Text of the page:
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Countries’ emissions pledges still fall short of global climate goals, UN says By Reuters


© Reuters. FILEPHOTO: This photo shows a maize plant amongst other maize in Hoopstad (a maize-producing area in South Africa’s Free State Province, South Africa), January 13, 2016. REUTERS/Siphiwe Sibeko


By Kate Abnett

BRUSSELS (Reuters) – Countries’ latest pledges to cut emissions would fail to avert catastrophic climate change, the United Nations said on Friday, as pressure grows on polluters including China and India to set more ambitious targets before the COP26 summit in November.

The U.N. COP26 conference aims at securing more ambitious climate actions from nearly 200 countries that signed the 2015 Paris Agreement. They have agreed to reduce human-caused global warming by 1.5 degrees Celsius.

U.N. analyses on Friday showed that global emission levels would rise by 16% in 2030 if countries continue to pledge their support. This is far from the required 45% cut that scientists believe will be needed in order to prevent catastrophic climate change.

The U.N. stated that global temperatures could rise to 2.7C higher than preindustrial levels by 2025 if there are not more ambitious pledges.

It would cause far worse consequences than what is already happening in countries across the globe. This could lead to catastrophic floods, wildfires, and storms.

Patricia Espinosa from the U.N. Climate Chief said, “Overall greenhouse gases emission numbers are moving into the wrong direction.” “It doesn’t suffice, what we currently have on the agenda.”

Espinosa claimed that she has received “very positive signs” from talks with certain countries that they would be making new commitments prior to the COP26 Summit in Glasgow. However, Espinosa did not identify any.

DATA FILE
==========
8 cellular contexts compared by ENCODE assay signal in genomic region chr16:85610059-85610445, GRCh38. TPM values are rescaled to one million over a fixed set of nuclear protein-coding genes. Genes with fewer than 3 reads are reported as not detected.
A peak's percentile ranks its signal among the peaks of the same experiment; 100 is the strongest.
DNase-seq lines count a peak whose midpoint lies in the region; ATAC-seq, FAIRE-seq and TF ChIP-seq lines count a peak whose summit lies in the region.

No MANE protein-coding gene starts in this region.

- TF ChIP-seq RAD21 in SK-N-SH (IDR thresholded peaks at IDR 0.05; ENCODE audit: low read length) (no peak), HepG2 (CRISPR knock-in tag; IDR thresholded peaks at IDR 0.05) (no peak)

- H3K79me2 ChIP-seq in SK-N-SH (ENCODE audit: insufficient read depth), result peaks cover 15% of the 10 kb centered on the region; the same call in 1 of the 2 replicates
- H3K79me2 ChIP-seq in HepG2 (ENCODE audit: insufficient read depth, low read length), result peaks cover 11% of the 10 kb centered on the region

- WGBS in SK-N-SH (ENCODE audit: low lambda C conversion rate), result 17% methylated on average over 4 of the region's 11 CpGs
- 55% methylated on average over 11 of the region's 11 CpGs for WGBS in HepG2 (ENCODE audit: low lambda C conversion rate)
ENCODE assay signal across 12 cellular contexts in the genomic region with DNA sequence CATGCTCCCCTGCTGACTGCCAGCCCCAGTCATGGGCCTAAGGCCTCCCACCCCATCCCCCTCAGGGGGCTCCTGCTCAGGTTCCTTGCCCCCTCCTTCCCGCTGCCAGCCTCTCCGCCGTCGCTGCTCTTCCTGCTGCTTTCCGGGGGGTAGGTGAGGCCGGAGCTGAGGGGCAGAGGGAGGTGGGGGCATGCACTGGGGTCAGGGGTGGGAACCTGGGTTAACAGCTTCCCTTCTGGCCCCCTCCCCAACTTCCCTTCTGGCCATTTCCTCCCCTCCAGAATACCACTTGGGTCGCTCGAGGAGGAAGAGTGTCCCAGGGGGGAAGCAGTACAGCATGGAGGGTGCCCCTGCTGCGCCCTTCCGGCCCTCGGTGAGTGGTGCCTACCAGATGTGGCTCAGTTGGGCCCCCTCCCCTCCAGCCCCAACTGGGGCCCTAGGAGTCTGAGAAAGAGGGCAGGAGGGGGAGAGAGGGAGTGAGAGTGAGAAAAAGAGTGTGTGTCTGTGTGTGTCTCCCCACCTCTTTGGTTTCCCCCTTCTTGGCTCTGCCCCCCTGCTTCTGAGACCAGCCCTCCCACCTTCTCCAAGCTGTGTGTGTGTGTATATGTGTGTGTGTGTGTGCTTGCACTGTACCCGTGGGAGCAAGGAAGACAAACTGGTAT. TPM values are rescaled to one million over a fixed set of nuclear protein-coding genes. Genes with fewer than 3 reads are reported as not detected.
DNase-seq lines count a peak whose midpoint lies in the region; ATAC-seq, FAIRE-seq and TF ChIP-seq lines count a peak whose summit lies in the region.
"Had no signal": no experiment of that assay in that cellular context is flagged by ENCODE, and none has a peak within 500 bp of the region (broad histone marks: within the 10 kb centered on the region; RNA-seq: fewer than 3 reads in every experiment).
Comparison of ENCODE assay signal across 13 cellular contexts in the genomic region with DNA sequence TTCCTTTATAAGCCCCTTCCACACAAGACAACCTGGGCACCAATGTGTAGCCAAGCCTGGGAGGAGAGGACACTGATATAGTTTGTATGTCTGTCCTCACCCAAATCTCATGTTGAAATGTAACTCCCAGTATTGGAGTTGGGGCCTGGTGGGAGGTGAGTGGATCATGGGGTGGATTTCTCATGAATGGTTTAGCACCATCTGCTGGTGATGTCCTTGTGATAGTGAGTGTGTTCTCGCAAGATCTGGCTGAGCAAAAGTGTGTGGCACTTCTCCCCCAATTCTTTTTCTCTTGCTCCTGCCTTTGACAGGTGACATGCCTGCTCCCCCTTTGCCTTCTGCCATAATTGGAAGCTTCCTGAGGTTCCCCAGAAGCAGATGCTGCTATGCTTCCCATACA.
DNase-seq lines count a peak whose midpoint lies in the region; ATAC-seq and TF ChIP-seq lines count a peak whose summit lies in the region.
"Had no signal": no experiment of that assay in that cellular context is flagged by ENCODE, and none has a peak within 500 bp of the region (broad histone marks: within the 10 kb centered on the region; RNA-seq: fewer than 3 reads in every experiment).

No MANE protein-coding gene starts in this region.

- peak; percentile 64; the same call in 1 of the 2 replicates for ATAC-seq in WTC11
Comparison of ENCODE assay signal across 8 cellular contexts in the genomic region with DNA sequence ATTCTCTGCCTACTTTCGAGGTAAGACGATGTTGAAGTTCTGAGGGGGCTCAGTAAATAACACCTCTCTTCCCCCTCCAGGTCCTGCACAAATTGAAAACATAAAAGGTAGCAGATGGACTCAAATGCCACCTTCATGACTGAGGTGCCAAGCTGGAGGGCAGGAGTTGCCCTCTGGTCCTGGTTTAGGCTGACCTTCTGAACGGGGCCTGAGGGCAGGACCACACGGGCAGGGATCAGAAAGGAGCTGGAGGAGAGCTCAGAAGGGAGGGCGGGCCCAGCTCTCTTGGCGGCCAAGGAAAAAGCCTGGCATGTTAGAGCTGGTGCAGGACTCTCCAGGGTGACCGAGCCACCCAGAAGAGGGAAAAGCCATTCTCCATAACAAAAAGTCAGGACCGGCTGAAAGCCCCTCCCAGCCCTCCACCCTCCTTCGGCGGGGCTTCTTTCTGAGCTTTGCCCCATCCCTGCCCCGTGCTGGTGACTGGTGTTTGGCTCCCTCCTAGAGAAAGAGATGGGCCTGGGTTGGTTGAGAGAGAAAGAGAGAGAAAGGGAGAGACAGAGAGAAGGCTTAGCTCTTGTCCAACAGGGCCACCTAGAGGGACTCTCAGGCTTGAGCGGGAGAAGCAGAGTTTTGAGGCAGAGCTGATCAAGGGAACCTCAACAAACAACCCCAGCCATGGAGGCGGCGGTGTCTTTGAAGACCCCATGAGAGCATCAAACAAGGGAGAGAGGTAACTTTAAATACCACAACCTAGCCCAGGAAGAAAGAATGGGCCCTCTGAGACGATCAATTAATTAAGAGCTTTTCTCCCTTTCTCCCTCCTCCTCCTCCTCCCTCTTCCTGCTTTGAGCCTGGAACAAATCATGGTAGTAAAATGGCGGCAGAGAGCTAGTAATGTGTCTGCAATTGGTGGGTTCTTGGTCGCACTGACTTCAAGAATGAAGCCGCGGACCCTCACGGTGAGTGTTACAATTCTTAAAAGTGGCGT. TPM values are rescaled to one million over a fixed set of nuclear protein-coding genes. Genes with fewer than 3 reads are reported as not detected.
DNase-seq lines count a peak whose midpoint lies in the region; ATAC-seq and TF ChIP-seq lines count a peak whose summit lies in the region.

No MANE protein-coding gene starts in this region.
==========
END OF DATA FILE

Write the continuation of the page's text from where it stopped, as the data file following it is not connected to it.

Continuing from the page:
The United States and the 27-country European Union – the world’s second- and third-biggest emitters after China – were among those that set tougher emissions-cutting targets this year.

The world’s top emitters of about half its emissions are yet to reduce their carbon footprint. China, India, Saudi Arabia and others are some of these countries.

Brazil and Mexico presented updated pledges, which analysts claimed would result in higher emission levels than the countries had previously set.

Alok Sharma, the president of COP26 said that these efforts are at risk if not all countries take action, particularly those in the most powerful economies.

India, along with other countries have stated that they can’t reduce emissions as fast if they don’t receive support from wealthy nations for investment in low-carbon energy.

The promised help has so far not been delivered. On Friday, the OECD stated that it is likely wealthy countries will not reach their goal of contributing $100 billion by 2020 in order to assist developing countries with climate change.

According to the U.N., another report will be published on October 25, which will assess any climate commitments made by countries before October 12.

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